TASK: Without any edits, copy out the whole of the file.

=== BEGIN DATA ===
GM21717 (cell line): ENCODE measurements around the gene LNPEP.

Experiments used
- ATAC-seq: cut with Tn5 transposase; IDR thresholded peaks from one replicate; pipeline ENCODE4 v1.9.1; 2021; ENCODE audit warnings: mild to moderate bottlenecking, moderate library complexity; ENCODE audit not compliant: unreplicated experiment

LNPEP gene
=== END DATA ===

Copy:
GM21717 (cell line): ENCODE measurements around the gene LNPEP.

Experiments used
- ATAC-seq: cut with Tn5 transposase; IDR thresholded peaks from one replicate; pipeline ENCODE4 v1.9.1; 2021; ENCODE audit warnings: mild to moderate bottlenecking, moderate library complexity; ENCODE audit not compliant: unreplicated experiment

LNPEP gene